Spanish Chief Inspector Relieved of Duty for Saying Nearly All Street Crime Involves Illegals

VALENCIA, SPAIN - MAY 31: Valencia Municipal Police officers demonstrate a sonic cannon ap
Rober Solsona/Europa Press via Getty Images

A chief inspector in Valencia, Spain has been relieved of duty after saying that nearly all of the street crime in his community involved illegal immigrants.

The Chief Inspector of the Central Police Station in Valencia, Ricardo Ferris, made his statements about migrants and criminality at an event organised by the DENAES Foundation and the parliamentary group of the populist party VOX.

According to Ferris, “practically all street crime is illegal immigrants” in his area. “In the boats, everyone confesses to being criminals and ex-prisoners,” he added.

He also said that “illegal immigration equals crime” and that for the last five years police largely no longer deal with Spanish nationals as criminals.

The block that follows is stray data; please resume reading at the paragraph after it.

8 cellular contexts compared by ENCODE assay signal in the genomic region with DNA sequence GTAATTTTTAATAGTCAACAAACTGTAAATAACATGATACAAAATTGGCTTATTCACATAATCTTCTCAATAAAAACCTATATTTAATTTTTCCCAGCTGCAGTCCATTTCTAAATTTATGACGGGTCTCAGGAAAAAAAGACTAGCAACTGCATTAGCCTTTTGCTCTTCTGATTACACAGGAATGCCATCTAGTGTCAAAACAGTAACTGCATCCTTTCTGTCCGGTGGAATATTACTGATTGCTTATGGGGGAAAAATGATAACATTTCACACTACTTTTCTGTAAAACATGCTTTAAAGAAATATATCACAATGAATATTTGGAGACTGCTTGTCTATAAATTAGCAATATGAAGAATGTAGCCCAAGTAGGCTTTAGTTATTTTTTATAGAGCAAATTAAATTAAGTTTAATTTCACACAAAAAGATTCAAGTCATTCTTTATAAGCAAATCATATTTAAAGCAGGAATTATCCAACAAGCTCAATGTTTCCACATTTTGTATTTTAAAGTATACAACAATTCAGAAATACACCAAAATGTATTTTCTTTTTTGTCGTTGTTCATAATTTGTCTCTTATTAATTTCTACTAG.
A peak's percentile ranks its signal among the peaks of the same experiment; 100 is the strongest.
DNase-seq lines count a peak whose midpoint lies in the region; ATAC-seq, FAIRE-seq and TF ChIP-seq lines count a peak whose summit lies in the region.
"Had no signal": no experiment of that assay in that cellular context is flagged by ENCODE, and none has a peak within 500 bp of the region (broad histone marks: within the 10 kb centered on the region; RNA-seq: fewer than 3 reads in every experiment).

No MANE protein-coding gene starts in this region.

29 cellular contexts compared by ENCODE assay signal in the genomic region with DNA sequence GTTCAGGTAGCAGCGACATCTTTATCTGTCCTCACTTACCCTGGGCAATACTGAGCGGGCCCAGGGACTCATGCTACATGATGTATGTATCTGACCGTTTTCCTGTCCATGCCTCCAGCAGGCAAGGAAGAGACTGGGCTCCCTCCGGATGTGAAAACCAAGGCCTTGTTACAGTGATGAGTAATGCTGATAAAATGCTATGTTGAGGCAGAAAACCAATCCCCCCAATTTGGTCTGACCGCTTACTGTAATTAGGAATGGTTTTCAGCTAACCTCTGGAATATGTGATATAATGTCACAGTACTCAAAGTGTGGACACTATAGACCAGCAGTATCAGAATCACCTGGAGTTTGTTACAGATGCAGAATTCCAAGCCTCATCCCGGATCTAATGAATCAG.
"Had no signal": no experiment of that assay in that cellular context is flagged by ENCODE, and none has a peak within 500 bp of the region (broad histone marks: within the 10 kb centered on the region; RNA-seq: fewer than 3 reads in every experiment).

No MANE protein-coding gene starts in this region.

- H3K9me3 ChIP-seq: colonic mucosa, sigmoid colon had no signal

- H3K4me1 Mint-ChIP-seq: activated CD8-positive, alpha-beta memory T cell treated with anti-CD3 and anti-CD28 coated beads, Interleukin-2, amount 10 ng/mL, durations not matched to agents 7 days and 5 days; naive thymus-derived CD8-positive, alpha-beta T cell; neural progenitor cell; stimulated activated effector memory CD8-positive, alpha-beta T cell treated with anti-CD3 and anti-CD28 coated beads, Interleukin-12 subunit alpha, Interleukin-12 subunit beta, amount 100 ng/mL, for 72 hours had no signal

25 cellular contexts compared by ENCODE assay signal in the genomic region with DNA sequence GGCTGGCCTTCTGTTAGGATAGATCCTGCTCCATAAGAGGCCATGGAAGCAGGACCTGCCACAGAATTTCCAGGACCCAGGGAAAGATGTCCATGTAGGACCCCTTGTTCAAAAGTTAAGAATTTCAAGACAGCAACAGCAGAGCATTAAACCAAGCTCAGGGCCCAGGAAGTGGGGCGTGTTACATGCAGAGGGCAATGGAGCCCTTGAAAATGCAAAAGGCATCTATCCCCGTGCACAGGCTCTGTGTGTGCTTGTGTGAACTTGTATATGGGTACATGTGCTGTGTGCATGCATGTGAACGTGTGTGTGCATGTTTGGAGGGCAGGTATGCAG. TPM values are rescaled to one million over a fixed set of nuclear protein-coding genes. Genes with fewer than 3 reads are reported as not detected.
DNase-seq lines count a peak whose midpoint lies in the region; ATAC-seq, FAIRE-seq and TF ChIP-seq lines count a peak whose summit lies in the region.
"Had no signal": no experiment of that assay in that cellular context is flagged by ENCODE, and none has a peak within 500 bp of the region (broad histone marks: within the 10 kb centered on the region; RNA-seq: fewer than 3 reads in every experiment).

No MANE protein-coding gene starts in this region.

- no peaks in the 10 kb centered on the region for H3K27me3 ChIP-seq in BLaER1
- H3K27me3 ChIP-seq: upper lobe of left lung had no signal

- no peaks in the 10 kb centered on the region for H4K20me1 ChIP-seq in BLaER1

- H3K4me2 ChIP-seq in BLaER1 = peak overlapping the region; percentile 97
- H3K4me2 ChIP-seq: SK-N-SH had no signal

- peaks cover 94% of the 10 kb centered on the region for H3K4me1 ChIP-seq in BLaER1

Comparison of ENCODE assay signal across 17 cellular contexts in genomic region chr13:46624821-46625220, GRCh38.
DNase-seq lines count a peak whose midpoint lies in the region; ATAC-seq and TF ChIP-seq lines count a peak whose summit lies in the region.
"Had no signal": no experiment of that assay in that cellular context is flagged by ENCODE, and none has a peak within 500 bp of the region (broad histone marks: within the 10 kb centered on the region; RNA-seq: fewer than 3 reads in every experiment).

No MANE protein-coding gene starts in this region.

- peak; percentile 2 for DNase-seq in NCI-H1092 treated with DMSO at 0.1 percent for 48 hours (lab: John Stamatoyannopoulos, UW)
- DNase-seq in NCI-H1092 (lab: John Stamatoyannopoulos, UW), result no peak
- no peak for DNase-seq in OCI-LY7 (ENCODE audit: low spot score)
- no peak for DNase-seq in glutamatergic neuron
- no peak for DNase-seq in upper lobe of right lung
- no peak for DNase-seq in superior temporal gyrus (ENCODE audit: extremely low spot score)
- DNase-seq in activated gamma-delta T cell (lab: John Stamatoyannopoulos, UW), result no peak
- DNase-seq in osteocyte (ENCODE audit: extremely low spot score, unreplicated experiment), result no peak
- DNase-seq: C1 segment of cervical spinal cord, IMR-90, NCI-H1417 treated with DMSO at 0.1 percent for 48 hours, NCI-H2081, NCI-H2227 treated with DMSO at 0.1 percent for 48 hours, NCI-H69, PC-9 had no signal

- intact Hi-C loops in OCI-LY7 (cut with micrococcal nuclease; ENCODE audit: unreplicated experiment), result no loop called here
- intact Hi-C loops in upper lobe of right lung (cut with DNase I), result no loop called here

The comments have led to the General Directorate of the National Police taking disciplinary action and relieving him of his position, El Mundo reports.

Pilar Bernabé, a government delegate in the Valencian Community, stated that an internal investigation had been opened following Ferris’s statements, alleging that the remarks were not backed up by any real-world data.

“The only thing he is doing is attacking the dignity, prestige and good work of the National Police Corps,” Bernabé claimed.

Ferris is not the first police officer in a Western European country to highlight the impact of mass migration on crime, however.

In 2017, Swedish police officer Peter Springare was subjected to an investigation after publicly commenting on how almost all of the serious cases he worked on involved immigrant suspects.

While Springare’s remarks were controversial in 2017, they have become commonplace among police in Sweden in recent years, with Sweden’s National Police Chief Anders Thornberg admitting the connection between migration and crime earlier this year.

In Germany, meanwhile, a 2019 report alleged that authorities in a rural area of the country were engaged in covering up crimes by asylum seekers to avoid stirring up “prejudice” — despite some of the crimes being as serious as rape, assault, and child sexual abuse.

Follow Chris Tomlinson on Twitter at @TomlinsonCJ or email at ctomlinson(at)




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